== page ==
By the 19th century, goldfish were firmly established in the United States. Shirley Hibberd, Public domain, via Wikimedia Commons

In the decade of 1884 to 1894, the U.S. Commission of Fish and Fisheries gave away free goldfish to promote them! These fish were becoming very abundant and popular in the United States. The government was handing out around 20,000 goldfish each year until the program was brought to a halt.

In the Midwestern region of the United States, goldfish farming began to gain popularity in the late 1890s. The state of Indiana had the largest goldfish farm at the time, which was established in 1899. Today, the same operation has multiple locations and they have raised and sold ornamental goldfish and koi for over 90 years! While goldfish have not been bred for food in the United States, they have been woven into the cultural fabric of the nation due to their beauty and ornamental value. Today, they are commonly won as prizes at county fairs all across America, and they are known to be one of the best first pets for young children to care for! Additionally, they are beloved additions to aquariums and outdoor ponds all over the world.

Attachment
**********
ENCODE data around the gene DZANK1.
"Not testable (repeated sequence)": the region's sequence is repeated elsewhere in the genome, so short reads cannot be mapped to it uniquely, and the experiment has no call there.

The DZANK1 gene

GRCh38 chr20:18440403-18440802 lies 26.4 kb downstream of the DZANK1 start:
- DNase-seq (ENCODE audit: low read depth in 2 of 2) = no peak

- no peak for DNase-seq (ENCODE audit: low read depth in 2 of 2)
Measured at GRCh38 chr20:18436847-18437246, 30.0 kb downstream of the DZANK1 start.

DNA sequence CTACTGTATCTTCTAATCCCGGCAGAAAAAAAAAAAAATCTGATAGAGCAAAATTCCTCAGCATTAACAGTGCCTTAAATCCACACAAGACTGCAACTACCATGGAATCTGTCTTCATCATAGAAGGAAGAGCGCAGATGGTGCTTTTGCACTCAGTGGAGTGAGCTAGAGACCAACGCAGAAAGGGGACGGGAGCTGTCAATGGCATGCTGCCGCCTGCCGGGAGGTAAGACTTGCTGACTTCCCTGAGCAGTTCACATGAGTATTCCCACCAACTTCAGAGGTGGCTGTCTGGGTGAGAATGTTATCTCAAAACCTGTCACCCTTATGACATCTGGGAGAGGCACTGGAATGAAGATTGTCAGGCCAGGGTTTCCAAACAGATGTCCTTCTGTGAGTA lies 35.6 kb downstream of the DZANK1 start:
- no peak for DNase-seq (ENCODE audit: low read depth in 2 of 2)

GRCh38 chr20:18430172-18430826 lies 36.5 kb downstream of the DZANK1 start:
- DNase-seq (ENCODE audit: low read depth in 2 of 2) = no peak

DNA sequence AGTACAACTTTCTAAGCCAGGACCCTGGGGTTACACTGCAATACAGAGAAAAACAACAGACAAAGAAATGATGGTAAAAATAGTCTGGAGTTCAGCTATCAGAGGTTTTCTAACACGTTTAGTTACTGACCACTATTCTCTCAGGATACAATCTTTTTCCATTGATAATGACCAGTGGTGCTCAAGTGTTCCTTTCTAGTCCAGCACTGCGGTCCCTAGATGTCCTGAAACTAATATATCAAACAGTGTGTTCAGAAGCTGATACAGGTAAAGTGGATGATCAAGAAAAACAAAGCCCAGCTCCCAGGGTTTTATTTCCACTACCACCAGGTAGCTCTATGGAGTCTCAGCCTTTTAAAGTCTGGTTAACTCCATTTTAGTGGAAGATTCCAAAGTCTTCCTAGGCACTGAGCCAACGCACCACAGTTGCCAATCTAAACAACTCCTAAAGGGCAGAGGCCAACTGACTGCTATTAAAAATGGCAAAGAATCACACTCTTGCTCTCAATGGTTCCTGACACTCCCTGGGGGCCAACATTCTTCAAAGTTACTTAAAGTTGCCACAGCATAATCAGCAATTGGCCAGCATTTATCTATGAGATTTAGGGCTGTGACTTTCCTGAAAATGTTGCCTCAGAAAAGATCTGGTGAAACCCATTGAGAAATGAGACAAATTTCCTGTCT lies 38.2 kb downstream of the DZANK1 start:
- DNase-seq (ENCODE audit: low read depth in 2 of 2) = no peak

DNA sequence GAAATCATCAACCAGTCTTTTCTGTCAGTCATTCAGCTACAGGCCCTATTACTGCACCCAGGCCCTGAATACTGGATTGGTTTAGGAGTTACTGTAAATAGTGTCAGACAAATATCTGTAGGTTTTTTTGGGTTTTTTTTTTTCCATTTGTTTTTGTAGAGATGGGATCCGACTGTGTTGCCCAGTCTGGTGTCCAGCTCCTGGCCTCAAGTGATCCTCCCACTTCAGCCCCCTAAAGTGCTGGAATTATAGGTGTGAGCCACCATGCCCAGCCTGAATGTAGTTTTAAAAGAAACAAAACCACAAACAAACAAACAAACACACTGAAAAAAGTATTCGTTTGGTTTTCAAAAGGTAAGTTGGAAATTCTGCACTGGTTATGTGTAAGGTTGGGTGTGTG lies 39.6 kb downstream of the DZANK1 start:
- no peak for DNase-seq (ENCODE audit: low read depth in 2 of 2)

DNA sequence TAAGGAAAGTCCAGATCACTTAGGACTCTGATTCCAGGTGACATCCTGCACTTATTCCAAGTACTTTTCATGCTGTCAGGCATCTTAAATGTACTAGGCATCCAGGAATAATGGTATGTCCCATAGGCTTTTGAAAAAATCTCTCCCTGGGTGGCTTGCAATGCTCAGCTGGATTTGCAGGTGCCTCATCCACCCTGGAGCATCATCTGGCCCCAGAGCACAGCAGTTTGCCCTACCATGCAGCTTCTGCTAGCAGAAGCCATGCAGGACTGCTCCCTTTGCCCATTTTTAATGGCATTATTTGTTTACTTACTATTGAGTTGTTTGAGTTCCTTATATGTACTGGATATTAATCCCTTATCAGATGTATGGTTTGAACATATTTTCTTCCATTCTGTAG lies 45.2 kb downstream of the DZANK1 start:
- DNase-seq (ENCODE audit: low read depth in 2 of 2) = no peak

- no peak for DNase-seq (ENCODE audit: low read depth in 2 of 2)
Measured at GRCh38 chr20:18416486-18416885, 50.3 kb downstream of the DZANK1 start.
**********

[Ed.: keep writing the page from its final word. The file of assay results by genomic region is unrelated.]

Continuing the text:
Why You May Want to Eat Goldfish

30 pound goldfish caught in wild
Some anglers seek out large wild carp, like this 30 pound one (which looks very similar to a goldfish!) caught in southern France. Photo by KoiQuestion / CC BY-SA 2.0

There may be a few reasons that you find yourself curious to find out what a goldfish tastes like. Maybe the popular snack cracker has planted the idea in your head, or maybe you love the taste of other fish, and want to taste a goldfish out of sheer curiosity! Whatever the reason may be, goldfish are technically edible and eating one won’t likely cause you any long-term health issues. That being said, there are some risks involved, whether you eat a goldfish raw or cooked.

At restaurants, you will see fish like trout, tilapia, salmon, and tuna on the menu, but it is very unlikely that you will ever see goldfish as an option. This is because they are not the healthiest or tastiest fish option, and there’s a stigma against eating them. However, you may still somehow come to the decision to cook up a goldfish, or even try one out raw.

Fried carp on a plate
It’s very unlikely that you’ll see goldfish on a menu, but some restaurants serve carp, which is a part of the same family as goldfish. Mindaugas Danys / CC BY 2.0

The trend of “goldfish swallowing” has grown in popularity over the past decade. This involves taking a live goldfish and swallowing it whole. It is a fairly common dare or bar trick, but doing this can lead to health complications, not to mention it’s a slow and stressful way for the fish to die. Live goldfish are very likely to carry harmful parasites, including intestinal worms that can be transmitted to humans!